Same Same, But Different by Ruth Yao

*flagging down a Vietnamese rice farmer and getting a ride back to the village on a motorbike*

This is definitely something I (or my parents…) never imagined myself doing. I just completed a week long backpacking trip in Vietnam. In dire need of a nice shower, I arrived last night at midnight to my dorm at Hong Kong University of Science and Technology. For anybody who knows me well, they know a backpacking trip is outside of my comfort zone, and that’s exactly why I wanted to do it.

Through the seven days of attempting to use the transportation system in northern Vietnam, I traveled to the beach towns of Da Nang/Hoi An, the metropolitan Hanoi, and the minority villages of mountainous Sapa. This was an eye-openning experience. From meeting other backpackers to having a local tour guide in Sapa, every person I met left me with something. Observing different ways of life forced me to take a step a back from my self-absorbed life of a 20 year old. When you meet a villager who got married at 16 and had three children by 20, it puts things into perspective. I become extremely aware of my freedom and privilage. It also shows you that your way of life is not the best way, just one way.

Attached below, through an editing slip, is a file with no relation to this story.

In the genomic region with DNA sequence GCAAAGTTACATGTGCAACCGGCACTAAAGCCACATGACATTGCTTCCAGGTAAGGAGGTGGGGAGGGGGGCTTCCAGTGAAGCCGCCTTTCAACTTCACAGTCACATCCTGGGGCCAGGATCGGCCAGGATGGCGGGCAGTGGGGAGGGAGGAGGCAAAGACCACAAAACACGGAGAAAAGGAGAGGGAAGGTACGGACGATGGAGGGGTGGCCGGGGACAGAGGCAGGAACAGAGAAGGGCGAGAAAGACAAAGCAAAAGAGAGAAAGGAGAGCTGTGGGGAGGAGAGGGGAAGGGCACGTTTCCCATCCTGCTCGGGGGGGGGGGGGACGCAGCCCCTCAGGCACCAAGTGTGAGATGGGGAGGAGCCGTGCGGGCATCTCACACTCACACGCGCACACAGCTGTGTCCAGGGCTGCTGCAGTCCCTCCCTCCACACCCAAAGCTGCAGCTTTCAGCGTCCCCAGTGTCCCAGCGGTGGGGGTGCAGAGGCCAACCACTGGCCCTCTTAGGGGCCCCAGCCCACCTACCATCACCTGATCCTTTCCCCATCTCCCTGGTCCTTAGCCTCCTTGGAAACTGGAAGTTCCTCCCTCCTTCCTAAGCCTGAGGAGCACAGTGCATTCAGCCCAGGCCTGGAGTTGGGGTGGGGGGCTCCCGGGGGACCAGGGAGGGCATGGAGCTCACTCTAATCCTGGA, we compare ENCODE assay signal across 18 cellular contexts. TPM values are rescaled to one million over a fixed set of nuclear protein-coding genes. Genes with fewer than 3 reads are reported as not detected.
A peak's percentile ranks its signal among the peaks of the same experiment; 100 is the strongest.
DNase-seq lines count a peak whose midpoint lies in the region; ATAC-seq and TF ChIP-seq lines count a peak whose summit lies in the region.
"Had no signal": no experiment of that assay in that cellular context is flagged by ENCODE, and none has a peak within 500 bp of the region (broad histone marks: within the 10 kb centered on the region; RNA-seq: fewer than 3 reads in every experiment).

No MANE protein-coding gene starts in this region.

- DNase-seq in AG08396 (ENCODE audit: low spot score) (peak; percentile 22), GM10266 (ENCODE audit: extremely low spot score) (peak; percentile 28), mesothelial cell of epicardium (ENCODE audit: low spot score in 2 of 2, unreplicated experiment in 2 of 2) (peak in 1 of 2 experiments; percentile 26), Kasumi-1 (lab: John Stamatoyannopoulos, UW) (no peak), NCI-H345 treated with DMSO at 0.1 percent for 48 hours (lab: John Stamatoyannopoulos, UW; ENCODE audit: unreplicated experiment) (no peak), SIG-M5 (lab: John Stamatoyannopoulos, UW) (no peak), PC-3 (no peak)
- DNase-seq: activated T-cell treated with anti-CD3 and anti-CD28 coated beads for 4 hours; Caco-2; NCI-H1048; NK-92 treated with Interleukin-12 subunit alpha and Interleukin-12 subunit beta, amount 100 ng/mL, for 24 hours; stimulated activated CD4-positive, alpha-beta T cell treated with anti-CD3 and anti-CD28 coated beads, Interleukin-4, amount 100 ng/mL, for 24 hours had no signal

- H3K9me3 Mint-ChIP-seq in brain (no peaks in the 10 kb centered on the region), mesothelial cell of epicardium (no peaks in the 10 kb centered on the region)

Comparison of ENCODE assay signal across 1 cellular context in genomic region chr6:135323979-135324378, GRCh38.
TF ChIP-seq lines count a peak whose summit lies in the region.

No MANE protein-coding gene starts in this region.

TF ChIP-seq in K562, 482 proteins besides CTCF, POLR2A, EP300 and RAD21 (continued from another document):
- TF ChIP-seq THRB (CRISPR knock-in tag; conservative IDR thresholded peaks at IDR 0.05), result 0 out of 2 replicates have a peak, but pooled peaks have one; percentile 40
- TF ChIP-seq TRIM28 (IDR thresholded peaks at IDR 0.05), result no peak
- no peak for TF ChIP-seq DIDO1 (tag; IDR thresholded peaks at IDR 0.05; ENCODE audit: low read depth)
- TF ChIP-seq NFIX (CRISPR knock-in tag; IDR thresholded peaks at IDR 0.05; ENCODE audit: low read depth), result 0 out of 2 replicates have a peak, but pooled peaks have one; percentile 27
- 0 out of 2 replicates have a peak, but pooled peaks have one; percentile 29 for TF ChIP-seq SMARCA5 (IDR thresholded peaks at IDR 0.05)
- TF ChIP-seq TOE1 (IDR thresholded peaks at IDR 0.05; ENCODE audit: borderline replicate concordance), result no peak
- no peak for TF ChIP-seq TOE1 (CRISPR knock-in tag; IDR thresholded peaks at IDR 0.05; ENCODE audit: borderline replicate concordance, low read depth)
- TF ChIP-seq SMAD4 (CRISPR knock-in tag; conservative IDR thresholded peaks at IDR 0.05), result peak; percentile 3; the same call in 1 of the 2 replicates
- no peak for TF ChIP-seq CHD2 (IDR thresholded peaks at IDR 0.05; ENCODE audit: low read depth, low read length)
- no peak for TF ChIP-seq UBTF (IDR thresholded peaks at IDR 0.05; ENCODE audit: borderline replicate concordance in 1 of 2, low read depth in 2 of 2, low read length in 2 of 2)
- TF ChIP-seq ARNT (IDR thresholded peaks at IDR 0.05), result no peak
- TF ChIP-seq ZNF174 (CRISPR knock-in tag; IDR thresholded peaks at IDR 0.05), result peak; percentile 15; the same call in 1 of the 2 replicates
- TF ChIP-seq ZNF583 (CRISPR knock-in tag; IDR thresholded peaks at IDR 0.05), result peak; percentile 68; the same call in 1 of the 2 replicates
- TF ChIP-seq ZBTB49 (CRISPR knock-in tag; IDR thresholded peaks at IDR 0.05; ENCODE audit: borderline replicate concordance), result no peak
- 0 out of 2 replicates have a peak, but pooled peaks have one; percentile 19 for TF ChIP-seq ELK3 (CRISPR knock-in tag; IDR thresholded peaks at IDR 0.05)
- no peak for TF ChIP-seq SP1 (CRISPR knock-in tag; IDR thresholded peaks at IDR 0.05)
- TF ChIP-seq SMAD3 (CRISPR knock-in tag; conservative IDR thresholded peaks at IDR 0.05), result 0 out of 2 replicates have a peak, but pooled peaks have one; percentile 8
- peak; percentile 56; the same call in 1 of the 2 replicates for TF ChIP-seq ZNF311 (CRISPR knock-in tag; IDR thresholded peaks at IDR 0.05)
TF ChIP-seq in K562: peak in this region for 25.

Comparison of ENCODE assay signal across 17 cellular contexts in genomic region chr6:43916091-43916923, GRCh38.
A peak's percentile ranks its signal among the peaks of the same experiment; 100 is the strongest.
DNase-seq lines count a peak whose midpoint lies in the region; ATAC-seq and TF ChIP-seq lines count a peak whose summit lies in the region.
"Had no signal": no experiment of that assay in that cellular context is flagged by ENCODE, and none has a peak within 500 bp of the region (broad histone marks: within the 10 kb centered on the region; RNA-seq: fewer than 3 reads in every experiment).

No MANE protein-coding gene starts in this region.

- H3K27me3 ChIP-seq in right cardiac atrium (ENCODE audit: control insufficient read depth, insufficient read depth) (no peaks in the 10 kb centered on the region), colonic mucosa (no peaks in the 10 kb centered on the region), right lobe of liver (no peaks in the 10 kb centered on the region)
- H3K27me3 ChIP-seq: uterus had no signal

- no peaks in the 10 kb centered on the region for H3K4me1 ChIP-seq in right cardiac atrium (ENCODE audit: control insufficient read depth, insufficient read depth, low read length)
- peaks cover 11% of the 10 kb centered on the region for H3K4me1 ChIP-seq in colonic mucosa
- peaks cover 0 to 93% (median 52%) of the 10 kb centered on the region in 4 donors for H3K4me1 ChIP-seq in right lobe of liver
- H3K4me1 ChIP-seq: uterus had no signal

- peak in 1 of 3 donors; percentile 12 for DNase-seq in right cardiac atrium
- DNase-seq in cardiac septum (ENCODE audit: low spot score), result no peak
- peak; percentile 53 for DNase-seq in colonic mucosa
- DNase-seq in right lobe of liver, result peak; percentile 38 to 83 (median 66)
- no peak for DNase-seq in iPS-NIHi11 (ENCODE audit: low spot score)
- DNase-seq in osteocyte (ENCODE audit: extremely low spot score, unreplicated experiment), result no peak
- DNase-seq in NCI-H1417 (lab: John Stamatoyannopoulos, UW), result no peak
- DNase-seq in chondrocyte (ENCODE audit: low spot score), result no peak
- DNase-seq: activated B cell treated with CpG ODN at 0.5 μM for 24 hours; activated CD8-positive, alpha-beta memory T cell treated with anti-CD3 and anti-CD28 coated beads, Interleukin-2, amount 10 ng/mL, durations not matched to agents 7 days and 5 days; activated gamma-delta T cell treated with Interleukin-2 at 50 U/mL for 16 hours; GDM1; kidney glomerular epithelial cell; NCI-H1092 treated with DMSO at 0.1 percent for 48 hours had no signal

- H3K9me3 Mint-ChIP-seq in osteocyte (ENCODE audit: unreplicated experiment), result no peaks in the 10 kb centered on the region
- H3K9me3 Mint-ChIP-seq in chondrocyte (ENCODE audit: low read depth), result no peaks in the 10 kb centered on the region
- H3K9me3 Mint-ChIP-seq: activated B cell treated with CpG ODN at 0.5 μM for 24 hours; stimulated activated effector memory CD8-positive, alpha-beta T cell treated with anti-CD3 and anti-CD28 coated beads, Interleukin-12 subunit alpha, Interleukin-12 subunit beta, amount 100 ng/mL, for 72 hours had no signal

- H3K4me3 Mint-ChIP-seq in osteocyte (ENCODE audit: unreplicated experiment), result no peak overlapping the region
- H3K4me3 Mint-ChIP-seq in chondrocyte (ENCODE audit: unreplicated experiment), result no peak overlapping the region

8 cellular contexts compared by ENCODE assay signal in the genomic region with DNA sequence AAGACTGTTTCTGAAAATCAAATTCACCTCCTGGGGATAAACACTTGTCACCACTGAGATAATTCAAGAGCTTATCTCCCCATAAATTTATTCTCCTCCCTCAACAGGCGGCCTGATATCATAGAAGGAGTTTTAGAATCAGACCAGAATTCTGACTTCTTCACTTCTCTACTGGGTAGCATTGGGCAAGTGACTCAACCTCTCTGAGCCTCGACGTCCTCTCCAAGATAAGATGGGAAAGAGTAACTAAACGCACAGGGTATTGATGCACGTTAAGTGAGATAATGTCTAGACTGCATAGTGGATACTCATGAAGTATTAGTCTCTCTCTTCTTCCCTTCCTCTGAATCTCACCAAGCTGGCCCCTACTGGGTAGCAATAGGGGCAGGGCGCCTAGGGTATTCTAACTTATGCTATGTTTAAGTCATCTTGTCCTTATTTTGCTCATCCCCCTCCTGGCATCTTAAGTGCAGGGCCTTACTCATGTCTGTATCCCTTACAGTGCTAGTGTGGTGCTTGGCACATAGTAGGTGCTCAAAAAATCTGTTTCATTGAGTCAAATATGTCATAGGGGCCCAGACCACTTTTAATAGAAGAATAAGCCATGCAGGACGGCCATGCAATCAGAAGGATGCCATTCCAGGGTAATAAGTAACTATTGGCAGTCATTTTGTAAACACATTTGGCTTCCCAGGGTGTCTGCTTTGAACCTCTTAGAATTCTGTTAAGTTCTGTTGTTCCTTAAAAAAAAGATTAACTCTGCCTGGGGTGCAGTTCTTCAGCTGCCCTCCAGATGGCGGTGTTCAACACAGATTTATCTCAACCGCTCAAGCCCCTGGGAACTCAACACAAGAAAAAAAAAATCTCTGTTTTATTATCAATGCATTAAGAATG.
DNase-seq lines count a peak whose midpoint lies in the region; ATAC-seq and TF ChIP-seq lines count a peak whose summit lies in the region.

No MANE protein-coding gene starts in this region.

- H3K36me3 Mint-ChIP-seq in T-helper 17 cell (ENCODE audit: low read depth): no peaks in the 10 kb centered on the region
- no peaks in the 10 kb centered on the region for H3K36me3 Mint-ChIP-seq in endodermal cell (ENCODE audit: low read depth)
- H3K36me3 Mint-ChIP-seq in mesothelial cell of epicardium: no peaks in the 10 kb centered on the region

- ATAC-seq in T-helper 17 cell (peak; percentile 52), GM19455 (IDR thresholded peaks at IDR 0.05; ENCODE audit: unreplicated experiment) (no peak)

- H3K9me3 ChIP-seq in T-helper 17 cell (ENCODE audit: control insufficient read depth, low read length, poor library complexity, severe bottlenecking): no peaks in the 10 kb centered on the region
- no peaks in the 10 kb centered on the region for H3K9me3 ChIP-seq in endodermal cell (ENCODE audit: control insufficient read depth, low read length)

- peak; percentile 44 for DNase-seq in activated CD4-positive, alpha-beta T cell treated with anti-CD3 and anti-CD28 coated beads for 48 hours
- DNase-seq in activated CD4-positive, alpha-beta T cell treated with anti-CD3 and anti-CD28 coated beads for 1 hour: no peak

Something else that stuck with me was the Vietnamese saying “same same, but different.” There is so much truth in this. Being in Vietnam was influential for me. Many people thought I was Vietnamese. When I was in Sapa, it was harvest time for the farmers. Their rice harvest was supposed to feed the families for the whole year. I saw girls and boys my age and younger working in the fields. People that looked like me. “Same same, but different.” Interesting (for lack of a better word) that the thing you have the least control of, your birth, decides so much.

I made it back to Hong Kong as the same but different.



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